Lowell's Boat Shop facts for kids
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Lowell's Boat Shop
|NRHP reference No.||88000706|
|Added to NRHP||June 9, 1988|
The shop was built in 1793 by Simeon Lowell. The building was added to the National Register of Historic Places in 1988.
Located on the banks of the Merrimack River, Lowell's Boat Shop is considered to be the birthplace of the legendary New England fishing dory, originated by Simeon Lowell. His grandson, Hiram, further developed the dory into the simplified Banks dory design that became a mainstay of New England's fishing fleets. An historian remarked, "A Lowell's dory to a fisherman was like a hammer to a carpenter". Hiram also created a seminal form of assembly line production that made Lowell's the world's preeminent dory manufacturer of its day. It is said to have greatly influenced Henry Ford's mass production processes. Within the boat shop's buildings remain such interesting historic features as ancient ship's knees, heavily worn floorboards and two centuries of accumulated paint coat the floors. The oldest buildings remaining on the site are combined Greek Revival structures that were built in the 1860s. A cross-beam features annual production figures, branded into the wood from 1897 through 1919, reveal that 2,029 boats were built here, by hand, in the single year of 1911. Lowell's Boat Shop is also a rare survivor of the many various industries for which the Merrimack River Valley region was known.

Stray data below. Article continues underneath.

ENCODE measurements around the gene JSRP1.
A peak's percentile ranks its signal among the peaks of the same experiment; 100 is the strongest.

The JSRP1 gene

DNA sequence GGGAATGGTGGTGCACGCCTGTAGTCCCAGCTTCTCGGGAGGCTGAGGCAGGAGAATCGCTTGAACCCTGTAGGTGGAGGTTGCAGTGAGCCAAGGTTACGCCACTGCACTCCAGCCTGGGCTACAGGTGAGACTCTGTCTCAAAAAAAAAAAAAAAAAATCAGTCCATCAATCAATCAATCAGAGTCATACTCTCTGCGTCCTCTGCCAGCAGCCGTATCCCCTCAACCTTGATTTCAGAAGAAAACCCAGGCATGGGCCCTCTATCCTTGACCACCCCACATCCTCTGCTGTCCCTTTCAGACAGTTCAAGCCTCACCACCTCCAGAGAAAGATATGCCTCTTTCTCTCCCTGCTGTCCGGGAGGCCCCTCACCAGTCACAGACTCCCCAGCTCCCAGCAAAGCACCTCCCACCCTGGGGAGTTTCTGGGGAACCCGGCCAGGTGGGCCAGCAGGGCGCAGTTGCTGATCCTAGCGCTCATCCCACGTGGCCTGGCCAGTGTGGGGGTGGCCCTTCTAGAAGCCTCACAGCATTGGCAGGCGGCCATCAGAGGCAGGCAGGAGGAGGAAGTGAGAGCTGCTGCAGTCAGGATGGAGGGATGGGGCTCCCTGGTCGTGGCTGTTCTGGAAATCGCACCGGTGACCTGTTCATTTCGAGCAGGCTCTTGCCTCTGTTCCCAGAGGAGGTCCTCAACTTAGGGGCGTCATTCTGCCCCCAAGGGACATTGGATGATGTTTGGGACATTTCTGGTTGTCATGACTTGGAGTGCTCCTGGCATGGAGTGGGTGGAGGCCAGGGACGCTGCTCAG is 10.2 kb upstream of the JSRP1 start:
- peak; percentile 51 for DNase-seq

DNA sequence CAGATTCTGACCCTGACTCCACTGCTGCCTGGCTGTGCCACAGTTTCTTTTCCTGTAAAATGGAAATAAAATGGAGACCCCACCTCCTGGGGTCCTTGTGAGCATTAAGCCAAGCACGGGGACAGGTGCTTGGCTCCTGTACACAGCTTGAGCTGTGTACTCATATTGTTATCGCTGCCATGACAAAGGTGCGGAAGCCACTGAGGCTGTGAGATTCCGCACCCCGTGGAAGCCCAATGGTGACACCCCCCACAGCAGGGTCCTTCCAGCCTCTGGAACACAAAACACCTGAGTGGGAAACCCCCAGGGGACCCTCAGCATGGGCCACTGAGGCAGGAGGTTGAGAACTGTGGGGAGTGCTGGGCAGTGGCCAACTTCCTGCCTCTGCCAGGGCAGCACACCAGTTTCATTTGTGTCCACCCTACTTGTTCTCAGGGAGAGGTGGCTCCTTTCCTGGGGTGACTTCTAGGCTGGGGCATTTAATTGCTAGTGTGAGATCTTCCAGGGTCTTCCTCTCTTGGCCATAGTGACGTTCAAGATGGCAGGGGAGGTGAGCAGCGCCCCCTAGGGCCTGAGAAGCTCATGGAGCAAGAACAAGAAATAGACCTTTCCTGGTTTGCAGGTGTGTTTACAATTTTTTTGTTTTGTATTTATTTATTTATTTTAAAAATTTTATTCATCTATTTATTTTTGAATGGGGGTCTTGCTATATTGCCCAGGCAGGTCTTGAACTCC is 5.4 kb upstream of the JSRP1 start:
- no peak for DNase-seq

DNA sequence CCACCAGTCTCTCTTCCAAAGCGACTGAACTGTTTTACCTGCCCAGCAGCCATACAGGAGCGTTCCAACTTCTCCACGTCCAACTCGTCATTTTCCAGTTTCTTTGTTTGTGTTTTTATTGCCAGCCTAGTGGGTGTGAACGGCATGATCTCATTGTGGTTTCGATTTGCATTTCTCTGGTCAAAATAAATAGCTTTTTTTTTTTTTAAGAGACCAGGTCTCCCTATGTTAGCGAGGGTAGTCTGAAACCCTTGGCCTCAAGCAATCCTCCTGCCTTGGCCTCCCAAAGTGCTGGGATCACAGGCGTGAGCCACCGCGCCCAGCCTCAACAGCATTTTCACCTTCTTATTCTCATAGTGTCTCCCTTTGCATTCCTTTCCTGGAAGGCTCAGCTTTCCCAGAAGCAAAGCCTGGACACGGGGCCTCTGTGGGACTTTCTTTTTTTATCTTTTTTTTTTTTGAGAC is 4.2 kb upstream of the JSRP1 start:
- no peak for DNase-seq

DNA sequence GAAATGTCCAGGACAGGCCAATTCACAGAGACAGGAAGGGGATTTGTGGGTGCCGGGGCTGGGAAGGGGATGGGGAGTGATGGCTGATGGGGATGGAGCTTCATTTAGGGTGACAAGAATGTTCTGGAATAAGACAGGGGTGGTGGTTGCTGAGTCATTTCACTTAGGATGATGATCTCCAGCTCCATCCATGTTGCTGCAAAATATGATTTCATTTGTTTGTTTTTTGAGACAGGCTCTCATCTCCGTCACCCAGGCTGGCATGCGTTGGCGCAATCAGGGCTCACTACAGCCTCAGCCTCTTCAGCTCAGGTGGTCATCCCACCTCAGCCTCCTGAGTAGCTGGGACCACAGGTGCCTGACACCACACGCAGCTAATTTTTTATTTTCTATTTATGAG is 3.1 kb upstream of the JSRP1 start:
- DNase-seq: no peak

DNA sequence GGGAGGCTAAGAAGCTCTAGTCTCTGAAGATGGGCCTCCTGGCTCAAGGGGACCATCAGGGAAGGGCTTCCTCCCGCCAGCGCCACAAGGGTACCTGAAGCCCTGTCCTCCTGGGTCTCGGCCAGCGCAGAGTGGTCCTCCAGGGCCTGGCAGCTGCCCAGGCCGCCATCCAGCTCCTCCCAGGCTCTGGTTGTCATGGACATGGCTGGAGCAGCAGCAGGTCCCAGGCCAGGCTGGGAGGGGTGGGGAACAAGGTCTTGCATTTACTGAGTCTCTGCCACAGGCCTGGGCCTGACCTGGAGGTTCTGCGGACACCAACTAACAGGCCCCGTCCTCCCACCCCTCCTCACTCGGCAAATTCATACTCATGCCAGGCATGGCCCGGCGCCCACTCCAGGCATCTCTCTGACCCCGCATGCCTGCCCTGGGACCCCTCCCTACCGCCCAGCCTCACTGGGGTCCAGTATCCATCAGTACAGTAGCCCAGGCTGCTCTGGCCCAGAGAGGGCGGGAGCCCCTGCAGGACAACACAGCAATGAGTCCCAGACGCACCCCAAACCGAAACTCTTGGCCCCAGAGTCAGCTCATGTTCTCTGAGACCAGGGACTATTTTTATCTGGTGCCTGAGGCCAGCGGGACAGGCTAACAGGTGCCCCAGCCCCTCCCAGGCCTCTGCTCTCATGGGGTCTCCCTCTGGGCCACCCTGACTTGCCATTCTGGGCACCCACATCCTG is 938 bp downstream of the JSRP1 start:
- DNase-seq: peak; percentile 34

By the early 1990s, it was decided that the boat shop had to function as a charitable institution to insure its continued operation. To facilitate this transition, The Trust for Public Land helped form the Lowell's Boat Shop Trust and purchased the property. In 1994, the Trust for Public Land granted a preservation easement over the property to the National Trust for Historic Preservation. The Newburyport Maritime assumed ownership of the shop in 1994.
Today, Lowell's Boat Shop is a working boat shop and living museum. The shop continues to build dories and skiffs in the tradition of the seven generations of the Lowell family. Its rich history is conveyed through boat building classes, model dory classes, apprenticeships, onsite programs for scouts, local schools and at-risk youth. Because the cost of building wooden boats provides little profit margin, Lowell's Maritime Foundation continues to find creative ways to augment income. Volunteers, mentored by the boat builders, manage the onsite production of a variety of wood based products that are made from wood that might otherwise be considered scrap. Lowell's Boat Shop actively encourages boat building, tourism and maritime fine arts with affiliations with a variety of government agencies and non-profit organizations. During the boating season, members are able to row Lowell's line of dories and skiffs as a part of the Members Open Waterfront Program. The Boat Shop is fully accessible to the handicapped and guided tours are offered by appointment.
In 2012, Lowell's Boat Shop was chosen to participate in an historic project for America's last extant whale ship, the Charles Charles W. Morgan. A group of local high school apprentices have assisted in the construction of an historically accurate Beetle-design whaleboat replica, which will accompany the Charles W. Morgan when her restoration is complete.
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